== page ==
Finding Hidden Portals and Other Worlds by Eleanor Crewes
When I was little I wished more than anything to be a witch. I dressed in black, wore silver jewellery from the market, learned the magical symbols that appeared in the comic books my Dad left around the house, and begged my parents for a black cat who I named Lulu and loved for eighteen years. My family always encouraged my quirks, my Dad would buy me any comic or book that had a red haired witch or superhero in the lead, and my Mum would indulge most of my gothic fancies when out shopping for new clothes.
On a trip over from Italy, my Auntie, who is not too dissimilar to Zia Piera in Lilla the Accidental Witch, presented me with a book of everyday spells that I could perform with a mixture of household ingredients and common or garden plants. A sprig of rosemary, a pinch of salt and a button from my Mum’s sewing basket, would be combined in a small cloth bag and placed under my brother’s pillow to stop his bad dreams. A friend’s Mum made me my very own chakra necklace out of a small stone of rose quartz, encased in thin wire and attached to a leather strap. I hid it under the neckline of my school uniform for years.
Growing up, I was lucky to have not one, or two, but three best friends and a favorite game of ours during playtime at school was to look for hidden portals that would lead us into other worlds. One summer we collected rusty keys that we found in old drawers, cupboards and garden sheds and attempted to fit them into the holes that appeared in the external brickwork of our Edwardian school building. Not one of us ever found a doorway, but I would often dream of the exhilarating relief I would feel in the moments after my key finally clicked into place, I saw the bricks begin to shift and I stepped out of my world and into another. In my mind I was confident that it would be me who found the doorway and was allowed to escape, because I was certain that I was the odd one out.
In Lilla the Accidental Witch, Lilla is thirteen years old and gets to experience all the things my childhood self dreamed of (becoming a witch, the offer of a new and magical land, a talking cat), although if you have read the book you will know that she is a little more scared and apprehensive at first than I believe my childhood self would have admitted to being. Like I did, Lilla also feels like the strange one. She’s shy and easily flustered, she isn’t sure if she wants to be looked after like a child or left to make her own decisions as an adult. When confronted with the truth that she comes from a long line of witches, there’s a part of her that isn’t surprised because she knew there was something she wasn’t quite ‘getting’ about herself. These feelings hang over Lilla throughout her summer and often stop her from enjoying herself. She feels awkward when speaking with her older sister’s boyfriend and definitely isn’t interested in having one of her own! When Lilla meets Ludo and her girlfriend Serena, things become even more confusing and the prospect of being a witch gets entangled with other choices she will have to confront sooner or later.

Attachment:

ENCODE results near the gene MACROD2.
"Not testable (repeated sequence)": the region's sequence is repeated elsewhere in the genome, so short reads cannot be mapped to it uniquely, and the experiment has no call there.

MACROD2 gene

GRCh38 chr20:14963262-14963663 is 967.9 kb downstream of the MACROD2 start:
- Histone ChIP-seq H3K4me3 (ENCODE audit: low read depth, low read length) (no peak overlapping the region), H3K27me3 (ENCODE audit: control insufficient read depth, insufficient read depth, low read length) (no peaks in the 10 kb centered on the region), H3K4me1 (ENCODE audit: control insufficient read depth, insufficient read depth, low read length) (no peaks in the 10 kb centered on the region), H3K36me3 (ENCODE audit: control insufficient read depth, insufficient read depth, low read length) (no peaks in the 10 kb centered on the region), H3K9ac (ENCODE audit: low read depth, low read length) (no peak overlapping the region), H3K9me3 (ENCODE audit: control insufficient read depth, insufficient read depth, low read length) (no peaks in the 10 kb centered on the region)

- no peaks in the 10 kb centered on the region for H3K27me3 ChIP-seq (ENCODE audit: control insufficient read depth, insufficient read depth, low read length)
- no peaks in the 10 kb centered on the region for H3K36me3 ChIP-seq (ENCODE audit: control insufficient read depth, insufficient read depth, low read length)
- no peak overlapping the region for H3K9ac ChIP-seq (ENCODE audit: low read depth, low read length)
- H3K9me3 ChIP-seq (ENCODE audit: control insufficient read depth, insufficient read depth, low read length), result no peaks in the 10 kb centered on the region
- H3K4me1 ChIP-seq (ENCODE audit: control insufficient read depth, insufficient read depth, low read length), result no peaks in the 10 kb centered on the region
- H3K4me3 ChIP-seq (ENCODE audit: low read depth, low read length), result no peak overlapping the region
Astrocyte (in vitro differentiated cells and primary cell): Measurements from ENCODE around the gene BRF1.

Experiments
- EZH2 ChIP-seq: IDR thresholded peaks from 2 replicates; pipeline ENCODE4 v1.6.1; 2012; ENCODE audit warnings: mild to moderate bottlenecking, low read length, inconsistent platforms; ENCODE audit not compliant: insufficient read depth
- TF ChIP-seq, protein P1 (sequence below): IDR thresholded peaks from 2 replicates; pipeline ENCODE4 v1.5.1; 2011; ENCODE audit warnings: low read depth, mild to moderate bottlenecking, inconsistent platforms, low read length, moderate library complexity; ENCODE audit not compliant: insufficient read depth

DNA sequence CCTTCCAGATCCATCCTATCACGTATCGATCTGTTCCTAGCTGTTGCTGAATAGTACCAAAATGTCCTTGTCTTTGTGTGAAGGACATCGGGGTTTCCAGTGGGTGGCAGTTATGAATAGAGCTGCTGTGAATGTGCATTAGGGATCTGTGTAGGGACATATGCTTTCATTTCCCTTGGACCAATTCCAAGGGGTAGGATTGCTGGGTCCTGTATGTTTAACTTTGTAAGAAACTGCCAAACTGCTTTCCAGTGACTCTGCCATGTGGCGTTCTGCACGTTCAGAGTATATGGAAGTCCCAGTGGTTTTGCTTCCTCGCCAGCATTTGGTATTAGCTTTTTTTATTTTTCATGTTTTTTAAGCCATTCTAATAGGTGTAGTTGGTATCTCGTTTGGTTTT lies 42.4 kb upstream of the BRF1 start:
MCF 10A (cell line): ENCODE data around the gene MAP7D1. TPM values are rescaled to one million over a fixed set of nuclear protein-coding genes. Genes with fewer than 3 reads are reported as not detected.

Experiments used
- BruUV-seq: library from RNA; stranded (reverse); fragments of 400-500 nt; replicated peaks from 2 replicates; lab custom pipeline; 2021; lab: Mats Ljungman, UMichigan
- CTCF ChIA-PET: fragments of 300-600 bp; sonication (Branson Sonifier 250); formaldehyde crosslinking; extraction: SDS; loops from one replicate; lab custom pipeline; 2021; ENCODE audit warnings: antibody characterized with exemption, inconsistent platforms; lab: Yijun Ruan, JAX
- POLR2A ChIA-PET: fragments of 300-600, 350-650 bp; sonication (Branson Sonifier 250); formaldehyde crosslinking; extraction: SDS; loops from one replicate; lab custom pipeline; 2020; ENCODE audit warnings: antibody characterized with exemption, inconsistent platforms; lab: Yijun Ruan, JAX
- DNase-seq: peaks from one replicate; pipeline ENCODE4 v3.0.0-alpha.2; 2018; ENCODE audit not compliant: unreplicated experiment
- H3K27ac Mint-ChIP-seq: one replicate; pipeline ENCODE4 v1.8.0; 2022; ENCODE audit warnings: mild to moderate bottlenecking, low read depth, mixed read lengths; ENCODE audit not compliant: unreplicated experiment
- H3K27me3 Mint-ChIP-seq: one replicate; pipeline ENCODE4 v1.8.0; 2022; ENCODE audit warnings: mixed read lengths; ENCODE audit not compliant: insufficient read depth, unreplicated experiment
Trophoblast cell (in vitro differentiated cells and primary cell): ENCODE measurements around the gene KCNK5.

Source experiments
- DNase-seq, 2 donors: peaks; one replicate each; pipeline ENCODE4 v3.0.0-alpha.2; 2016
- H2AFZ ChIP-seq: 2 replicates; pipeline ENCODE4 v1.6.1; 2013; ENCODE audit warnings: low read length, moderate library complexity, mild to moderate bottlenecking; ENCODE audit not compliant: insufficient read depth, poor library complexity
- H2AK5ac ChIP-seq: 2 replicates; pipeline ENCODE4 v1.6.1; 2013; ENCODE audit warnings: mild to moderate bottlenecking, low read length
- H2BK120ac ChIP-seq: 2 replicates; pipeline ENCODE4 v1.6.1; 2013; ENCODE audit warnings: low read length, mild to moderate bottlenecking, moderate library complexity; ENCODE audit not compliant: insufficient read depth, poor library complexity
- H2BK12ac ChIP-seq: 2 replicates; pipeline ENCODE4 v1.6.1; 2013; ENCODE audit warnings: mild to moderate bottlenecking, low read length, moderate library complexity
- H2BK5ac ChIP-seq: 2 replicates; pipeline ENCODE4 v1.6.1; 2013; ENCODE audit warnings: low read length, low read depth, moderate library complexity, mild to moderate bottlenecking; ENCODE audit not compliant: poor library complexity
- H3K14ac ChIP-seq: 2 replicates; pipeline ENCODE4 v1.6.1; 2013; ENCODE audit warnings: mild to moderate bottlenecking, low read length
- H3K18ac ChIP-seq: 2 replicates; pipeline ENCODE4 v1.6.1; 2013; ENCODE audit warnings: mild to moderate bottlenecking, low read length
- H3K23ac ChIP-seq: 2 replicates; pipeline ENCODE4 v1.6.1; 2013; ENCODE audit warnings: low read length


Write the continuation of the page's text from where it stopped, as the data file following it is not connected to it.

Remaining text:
In the first edit of this book, Lilla was a far more fanciful character, easily carried away with the idea of becoming a witch. But as I developed the drawings I realized that she needed to be less naive, because the story I wanted to tell wasn’t of a child running away from her problems, but learning to face them head on. Becoming a witch is really only the beginning of Lilla’s story: in the days where I filled my head with my witchy dreams and other worlds, I always saw the unveiling of this fantasy to be the end. I would be told that I was a witch and–like the portal I hoped to find–I could leave not only this world, but big decisions and changes behind me as I stepped through the doorway and became someone else. I was never fussy about who the person was that I would discover myself to really be, as long as she was different and powerful, important and strong. As long as I was able to keep my long red hair, was allowed to return every night to be with my family and Lulu, eat my Mum’s cooking, and was given the ability to fly, then I knew I’d be happy.
As an adult, I no longer wish for another world, because I’ve been able to build the one that I dreamed of.
Eleanor Crewes is a London-based illustrator. Her debut graphic novel The Times I Knew I Was Gay was featured in an exhibit at Toronto Comic Arts Festival and received review from The Quietus and Broken Frontier, and will be published in the US by Scribner in October 2020. She specializes in graphic storytelling and enjoys mixing autobiography into her projects wherever she can. You can find more about her and her work at https://www.eleanorcrewesillustration.co.uk